Dawn Staley life and biography

Dawn Staley picture, image, poster

Dawn Staley biography

Date of birth : 1970-05-04
Date of death : -
Birthplace : Philadelphia, Pennsylvania, United States
Nationality : American
Category : Sports
Last modified : 2010-06-21
Credited as : Basketball player-coach Virginia team, Atlantic 10 Coach of the Year, member of USA Basketball Executive Committee

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Dawn Staley (also known as: Dawn Michelle Staley) born May 4, 1970 in Philadelphia, Pennsylvania, United States is an American basketball player and coach.

Dawn Staley made a name for herself as a one of the keenest passers in women's basketball. Once, according to Sports Illustrated, she told her high school coach that "I get more pleasure from a pass than from a basket," and she turned into one of the great passers in the women's game. She became a collegiate and professional basketball star, Olympic gold medalist, coach, subject of a seven-story mural, and creator of an after-school program dedicated to improving the lives of girls in her North Philadelphia neighborhood. Put together all the descriptions that might be applied to Dawn Staley, and they add up to a single word: leader.

Staley was born in Philadelphia on May 4, 1970. She grew up in a two-parent household with four older siblings, but the atmosphere of her family's housing project was bleak. "I grew up in a decent environment," she told Douglas S. Looney of Sports Illustrated. But then she added, "Well, not decent. Really, it was bad. But you can learn a lot from a bad environment." To stay out of trouble she started spending time on playgrounds with her three older brothers, and she found she could hold her own on the court with bigger, older boys, delivering lightning-quick passes to her teammates. "My advice to girls is to play against the guys," she told Looney. "That gave me the heart to play against anybody. I'm glad they were rough. Guys seem to be born with basketball skills. Girls have to work to develop those skills." At five feet, six inches, Staley had to overcome more than just being a girl. She was considered small, even for a guard, so she worked hard to make her skills on the court make up for anything she lacked in height.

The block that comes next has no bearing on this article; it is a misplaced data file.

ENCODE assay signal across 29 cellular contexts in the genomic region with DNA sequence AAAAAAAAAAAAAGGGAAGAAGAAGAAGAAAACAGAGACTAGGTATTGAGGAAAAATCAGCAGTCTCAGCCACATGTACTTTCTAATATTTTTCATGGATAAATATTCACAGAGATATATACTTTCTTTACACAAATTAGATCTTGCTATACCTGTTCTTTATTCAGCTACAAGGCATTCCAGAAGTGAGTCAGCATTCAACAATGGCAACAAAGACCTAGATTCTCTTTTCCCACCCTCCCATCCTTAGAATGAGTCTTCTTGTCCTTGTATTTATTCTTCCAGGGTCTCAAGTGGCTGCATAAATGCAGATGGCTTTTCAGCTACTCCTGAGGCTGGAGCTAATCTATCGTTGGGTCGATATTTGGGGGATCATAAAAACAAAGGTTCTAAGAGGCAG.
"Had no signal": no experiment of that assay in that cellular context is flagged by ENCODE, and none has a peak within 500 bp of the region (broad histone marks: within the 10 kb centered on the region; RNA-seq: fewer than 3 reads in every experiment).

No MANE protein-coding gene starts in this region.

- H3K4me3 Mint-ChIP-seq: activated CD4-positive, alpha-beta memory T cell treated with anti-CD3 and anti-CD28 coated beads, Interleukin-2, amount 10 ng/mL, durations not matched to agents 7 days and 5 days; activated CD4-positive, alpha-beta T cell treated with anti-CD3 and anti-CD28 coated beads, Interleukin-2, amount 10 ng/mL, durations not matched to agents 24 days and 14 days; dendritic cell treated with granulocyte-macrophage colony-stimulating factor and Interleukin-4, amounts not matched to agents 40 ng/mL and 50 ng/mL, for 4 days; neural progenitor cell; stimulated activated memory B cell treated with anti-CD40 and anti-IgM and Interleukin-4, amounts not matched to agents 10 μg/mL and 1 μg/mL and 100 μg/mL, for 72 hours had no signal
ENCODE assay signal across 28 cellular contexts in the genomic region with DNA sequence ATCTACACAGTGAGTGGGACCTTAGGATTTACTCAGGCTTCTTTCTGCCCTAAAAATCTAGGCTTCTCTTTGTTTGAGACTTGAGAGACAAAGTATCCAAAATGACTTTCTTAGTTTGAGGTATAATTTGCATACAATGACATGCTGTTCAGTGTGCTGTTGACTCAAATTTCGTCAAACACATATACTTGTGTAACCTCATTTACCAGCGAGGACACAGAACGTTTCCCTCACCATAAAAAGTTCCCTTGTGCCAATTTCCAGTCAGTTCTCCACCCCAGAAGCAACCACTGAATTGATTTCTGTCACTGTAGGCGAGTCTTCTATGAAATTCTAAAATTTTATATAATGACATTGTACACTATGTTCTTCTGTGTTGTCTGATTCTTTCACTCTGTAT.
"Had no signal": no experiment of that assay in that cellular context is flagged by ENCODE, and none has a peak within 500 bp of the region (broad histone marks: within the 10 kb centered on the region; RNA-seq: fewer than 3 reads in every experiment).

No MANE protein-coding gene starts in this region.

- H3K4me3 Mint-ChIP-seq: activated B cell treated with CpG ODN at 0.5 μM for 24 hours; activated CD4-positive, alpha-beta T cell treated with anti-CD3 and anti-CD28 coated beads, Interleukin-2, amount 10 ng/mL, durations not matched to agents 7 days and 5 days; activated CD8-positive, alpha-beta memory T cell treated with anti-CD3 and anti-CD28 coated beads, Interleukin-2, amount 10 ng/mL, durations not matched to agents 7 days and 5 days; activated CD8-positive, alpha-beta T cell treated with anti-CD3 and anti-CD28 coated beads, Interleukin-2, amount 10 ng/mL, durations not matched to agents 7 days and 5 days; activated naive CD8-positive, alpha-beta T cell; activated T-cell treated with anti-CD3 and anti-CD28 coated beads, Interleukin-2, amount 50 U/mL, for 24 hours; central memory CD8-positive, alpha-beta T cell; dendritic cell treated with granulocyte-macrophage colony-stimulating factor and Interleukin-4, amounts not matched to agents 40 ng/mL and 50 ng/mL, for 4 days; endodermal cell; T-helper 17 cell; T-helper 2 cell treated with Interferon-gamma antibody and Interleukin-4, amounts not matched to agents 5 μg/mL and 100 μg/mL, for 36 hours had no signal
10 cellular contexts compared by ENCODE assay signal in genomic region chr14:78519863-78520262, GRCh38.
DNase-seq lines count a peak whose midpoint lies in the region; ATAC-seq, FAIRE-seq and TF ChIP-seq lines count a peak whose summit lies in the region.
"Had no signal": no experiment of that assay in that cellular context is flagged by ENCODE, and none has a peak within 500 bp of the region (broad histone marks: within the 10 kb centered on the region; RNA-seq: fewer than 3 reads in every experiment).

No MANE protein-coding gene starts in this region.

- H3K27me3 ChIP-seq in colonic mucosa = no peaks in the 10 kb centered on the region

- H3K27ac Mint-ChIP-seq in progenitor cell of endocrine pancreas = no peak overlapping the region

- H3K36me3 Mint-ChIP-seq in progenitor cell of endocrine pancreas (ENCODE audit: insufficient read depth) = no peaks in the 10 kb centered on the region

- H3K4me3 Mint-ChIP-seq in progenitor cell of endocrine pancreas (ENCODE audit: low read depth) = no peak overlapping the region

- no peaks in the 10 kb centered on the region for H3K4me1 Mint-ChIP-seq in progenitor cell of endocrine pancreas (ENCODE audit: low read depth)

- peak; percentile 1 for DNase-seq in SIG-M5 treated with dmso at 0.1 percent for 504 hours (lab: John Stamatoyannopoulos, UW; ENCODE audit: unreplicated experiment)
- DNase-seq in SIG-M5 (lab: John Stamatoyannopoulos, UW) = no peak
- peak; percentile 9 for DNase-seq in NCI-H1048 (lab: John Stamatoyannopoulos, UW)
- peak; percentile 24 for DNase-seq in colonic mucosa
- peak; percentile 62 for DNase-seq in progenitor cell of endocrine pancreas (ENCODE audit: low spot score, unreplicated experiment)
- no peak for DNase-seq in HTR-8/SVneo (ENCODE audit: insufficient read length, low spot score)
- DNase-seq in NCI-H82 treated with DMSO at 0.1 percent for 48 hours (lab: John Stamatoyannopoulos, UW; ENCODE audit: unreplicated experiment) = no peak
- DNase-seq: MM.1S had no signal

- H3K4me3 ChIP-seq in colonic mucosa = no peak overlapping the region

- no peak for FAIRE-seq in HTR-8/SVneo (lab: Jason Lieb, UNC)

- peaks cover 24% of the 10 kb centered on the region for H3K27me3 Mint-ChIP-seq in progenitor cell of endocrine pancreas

Staley's talent showed when she took the court for the Dobbins Vo-Tech High School Lady Mustangs. She averaged 33.1 points per game over her three-year high school career, during which time the team lost only one game and took three Philadelphia public high school city championships. Staley was named USA Today's national high school player of the year. After receiving hundreds of letters and phone calls from University of Virginia women's basketball coach Debbie Ryan, Staley enrolled at Virginia. By the time she graduated in 1992, she had led the Virginia team to three Atlantic Coast Conference titles and three appearances in the "Final Four" semifinal round of the National Collegiate Athletic Association (NCAA) championship tournament. In 1991 and 1992 she was the NCAA player of the year.

With no women's professional leagues in operation in the United States, Staley joined a team in Segovia, Spain, for the 1992-93 season. She also played in Italy, Brazil, and France before returning to the United States and joining a USA Basketball team that played in the Goodwill Games and in world basketball championships. Her participation on these teams earned her the honor of being named USA Basketball Female Athlete of the Year in 1994. The following year, she opted to take a pay cut to $50,000 in order to stay with USA Basketball and join the 1996 U.S. Olympic basketball team. The decision resulted in the first of three gold medals for Staley (she gave her medal to her mother, whom she called the biggest influence in her life). Her Olympic debut also brought her to the attention of American basketball fans for the first time, and she quickly proved to be a fan favorite. She signed an endorsement contract with Nike athletic shoes, which sponsored a seven-story mural of her in downtown Philadelphia. "I had to go out and sneak a peek the night before [the official unveiling]," Staley told Vicki Michaelis of the Denver Post. "I had to take a taxi to go see it."